From our March 6, 2009 post "Manipulating the Dow Jones Industrial Average" (three days before the bottom):
Back in the bad old days, the specialists* in the Dirty Thirty would move their own books around to their personal benefit but from time to time would coordinate their efforts.Today the leading gainer is the Dow's highest priced issue
The classic move would be to position for a decline while giving the impression to the investing public that "Hey, the water's fine, come on in".
They would do this by shorting the lower priced DJIA components while maintaining the higher priced stock, or even taking those up a bit.
When the trap was sprung, those higher priced stocks would be collapsed, triggering stop loss limit orders to feed the fear, and nary a specialist bid in sight. As the ticker spread the story to the country, the sell orders would come pouring in and accelerate the down move. Then the margin calls would go out, literally stripping stock from the accounts of the unwary.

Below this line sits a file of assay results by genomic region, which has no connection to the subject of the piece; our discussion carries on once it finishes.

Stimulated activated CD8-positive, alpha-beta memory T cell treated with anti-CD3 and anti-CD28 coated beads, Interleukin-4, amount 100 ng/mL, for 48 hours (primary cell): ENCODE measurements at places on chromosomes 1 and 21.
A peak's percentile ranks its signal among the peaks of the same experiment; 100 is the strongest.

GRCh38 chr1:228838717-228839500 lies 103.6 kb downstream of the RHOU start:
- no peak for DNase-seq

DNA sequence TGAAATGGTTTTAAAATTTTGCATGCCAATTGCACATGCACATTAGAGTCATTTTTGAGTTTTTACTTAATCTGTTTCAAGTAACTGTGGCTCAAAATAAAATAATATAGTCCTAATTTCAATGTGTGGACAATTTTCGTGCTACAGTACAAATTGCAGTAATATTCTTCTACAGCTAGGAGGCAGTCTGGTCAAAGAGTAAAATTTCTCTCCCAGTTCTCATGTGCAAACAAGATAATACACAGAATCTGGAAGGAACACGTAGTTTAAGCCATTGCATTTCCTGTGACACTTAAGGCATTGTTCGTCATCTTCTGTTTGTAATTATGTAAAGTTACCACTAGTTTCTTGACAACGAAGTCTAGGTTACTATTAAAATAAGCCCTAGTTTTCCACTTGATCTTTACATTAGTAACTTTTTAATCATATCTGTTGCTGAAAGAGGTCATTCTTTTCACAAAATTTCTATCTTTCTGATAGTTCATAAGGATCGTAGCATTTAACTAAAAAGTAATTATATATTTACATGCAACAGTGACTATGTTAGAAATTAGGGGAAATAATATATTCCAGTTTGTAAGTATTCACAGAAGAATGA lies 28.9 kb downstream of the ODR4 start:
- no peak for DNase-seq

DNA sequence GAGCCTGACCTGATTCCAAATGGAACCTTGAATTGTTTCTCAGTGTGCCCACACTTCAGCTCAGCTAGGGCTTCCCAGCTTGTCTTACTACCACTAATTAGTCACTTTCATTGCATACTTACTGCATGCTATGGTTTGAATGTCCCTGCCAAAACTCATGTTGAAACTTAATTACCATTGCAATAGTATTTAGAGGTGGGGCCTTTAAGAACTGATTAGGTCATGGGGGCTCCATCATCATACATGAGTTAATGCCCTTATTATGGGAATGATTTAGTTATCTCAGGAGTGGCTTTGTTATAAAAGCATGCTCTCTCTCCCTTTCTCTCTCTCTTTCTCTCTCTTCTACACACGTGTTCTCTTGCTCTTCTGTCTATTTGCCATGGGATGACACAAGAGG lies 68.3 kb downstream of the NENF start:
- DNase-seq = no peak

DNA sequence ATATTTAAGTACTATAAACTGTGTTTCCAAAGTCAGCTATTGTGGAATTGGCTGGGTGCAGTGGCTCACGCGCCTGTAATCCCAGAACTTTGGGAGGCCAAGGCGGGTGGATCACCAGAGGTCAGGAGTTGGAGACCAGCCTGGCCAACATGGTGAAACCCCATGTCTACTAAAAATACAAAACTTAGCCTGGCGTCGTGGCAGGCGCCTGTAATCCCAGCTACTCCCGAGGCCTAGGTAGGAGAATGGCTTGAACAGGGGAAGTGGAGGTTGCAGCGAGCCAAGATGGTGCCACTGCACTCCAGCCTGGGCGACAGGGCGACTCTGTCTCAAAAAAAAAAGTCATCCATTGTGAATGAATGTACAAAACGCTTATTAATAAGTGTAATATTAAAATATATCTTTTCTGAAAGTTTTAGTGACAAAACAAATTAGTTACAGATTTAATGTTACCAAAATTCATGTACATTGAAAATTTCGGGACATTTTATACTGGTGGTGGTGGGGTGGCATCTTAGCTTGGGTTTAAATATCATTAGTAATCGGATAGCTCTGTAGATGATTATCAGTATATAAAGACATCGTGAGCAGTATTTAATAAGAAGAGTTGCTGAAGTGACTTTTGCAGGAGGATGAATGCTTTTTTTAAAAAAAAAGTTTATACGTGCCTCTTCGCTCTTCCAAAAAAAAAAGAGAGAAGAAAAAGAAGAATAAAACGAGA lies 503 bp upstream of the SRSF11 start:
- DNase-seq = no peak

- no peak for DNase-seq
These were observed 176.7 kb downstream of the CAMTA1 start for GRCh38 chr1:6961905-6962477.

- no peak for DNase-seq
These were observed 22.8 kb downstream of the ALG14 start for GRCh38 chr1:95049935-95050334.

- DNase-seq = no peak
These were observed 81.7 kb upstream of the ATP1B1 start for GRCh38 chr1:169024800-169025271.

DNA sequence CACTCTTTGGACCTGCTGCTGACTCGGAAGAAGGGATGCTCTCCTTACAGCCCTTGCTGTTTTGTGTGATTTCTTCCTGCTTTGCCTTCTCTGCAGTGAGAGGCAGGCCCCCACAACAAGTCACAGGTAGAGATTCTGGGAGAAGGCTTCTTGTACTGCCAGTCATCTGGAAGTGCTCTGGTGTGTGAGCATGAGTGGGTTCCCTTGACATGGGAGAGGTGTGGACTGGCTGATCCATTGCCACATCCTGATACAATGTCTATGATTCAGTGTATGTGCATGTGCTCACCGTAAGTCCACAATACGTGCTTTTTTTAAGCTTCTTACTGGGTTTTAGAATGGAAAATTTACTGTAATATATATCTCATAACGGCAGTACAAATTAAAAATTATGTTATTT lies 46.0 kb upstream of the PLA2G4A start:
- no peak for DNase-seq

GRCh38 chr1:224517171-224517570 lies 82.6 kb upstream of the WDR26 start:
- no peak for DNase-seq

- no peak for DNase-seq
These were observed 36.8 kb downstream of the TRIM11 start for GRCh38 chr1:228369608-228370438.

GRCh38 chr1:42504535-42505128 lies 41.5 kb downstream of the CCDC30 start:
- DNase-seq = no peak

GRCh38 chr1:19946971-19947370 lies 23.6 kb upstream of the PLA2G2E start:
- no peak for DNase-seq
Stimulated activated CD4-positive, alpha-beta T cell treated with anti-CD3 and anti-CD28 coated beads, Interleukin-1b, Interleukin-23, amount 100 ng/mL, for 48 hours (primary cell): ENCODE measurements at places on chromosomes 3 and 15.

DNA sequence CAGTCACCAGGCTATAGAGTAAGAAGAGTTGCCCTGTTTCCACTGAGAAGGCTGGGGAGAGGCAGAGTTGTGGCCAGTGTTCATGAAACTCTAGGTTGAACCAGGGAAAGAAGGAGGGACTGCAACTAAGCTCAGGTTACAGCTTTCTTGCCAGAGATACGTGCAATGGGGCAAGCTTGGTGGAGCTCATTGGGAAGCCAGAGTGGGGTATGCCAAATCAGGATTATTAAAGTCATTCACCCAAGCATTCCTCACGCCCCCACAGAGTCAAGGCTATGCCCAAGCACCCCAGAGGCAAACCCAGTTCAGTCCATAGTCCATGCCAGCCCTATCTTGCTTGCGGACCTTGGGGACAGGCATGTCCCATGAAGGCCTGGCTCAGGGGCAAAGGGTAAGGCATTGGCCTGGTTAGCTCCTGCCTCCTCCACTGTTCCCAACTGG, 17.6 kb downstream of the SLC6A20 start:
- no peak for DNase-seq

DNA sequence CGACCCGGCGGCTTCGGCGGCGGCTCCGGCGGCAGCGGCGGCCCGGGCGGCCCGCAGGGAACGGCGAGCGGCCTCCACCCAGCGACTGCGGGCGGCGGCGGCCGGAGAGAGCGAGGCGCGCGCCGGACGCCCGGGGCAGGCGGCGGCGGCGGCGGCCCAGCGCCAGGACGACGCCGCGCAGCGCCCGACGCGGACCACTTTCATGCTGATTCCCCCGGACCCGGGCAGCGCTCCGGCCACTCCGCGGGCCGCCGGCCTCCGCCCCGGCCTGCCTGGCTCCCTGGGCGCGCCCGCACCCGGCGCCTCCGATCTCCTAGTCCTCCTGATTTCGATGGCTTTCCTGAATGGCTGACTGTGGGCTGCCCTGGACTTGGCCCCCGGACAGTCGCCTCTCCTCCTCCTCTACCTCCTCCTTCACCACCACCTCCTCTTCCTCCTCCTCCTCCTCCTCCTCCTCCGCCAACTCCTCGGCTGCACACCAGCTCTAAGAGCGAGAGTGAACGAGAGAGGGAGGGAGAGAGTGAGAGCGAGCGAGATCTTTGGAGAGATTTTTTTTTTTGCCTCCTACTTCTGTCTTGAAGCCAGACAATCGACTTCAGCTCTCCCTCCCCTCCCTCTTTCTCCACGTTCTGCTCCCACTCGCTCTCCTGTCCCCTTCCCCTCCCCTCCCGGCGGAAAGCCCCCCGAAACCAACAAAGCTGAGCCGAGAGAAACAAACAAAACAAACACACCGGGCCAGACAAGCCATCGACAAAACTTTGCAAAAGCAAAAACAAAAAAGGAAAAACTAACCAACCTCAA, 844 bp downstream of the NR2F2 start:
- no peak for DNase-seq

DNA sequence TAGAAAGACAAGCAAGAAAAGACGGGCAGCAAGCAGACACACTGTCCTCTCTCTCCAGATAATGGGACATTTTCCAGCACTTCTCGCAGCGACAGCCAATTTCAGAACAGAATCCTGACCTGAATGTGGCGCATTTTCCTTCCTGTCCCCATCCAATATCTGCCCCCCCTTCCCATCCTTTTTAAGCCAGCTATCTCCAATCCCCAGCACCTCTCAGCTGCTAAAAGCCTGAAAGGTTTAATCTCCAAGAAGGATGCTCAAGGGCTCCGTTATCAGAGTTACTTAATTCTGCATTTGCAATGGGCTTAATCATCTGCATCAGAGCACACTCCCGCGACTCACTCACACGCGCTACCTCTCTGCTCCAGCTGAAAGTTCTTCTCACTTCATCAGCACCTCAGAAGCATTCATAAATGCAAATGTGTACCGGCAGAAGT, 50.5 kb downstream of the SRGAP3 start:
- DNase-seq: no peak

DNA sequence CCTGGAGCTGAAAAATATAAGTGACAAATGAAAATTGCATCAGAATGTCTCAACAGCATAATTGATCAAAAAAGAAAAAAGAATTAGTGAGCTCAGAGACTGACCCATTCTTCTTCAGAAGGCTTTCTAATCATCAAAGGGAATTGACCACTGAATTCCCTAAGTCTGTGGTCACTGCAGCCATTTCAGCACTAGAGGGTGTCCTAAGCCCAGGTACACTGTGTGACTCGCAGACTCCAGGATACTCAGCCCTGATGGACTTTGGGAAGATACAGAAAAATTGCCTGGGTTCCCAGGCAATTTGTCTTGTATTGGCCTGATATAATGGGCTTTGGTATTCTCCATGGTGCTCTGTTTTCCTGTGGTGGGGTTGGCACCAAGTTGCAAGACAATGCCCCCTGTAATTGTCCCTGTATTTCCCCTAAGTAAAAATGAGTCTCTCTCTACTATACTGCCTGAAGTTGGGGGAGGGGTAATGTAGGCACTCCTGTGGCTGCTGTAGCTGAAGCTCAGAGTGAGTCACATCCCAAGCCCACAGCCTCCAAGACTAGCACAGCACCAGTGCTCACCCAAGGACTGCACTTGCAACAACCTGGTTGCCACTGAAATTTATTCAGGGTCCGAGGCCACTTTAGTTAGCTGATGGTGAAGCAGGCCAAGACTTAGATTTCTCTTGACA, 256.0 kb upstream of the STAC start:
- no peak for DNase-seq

This history came back to me as I watched IBM today. Big Blue is the highest priced stock in the DJIA. It was down $1.67 to $85.81. The current divisor is 0.1255527090 which means a $1.00 move in any component stock is worth just under 8 points on the index.
Thus a 1.16% move in IBM is worth as much to the index as a 97% move in Citi (closed at $1.03).
If these were the bad old days, and one were looking for the opposite move, up rather than down, then one would look for a way to paint a negative picture, perhaps by taking a high priced stock down while the lower priced issues were firming up.
That's how they used to do it in the old days*....
|International Business Machines up $7.27 (4.15%) equal to 55 of the 129 the index is up.||(12,514)|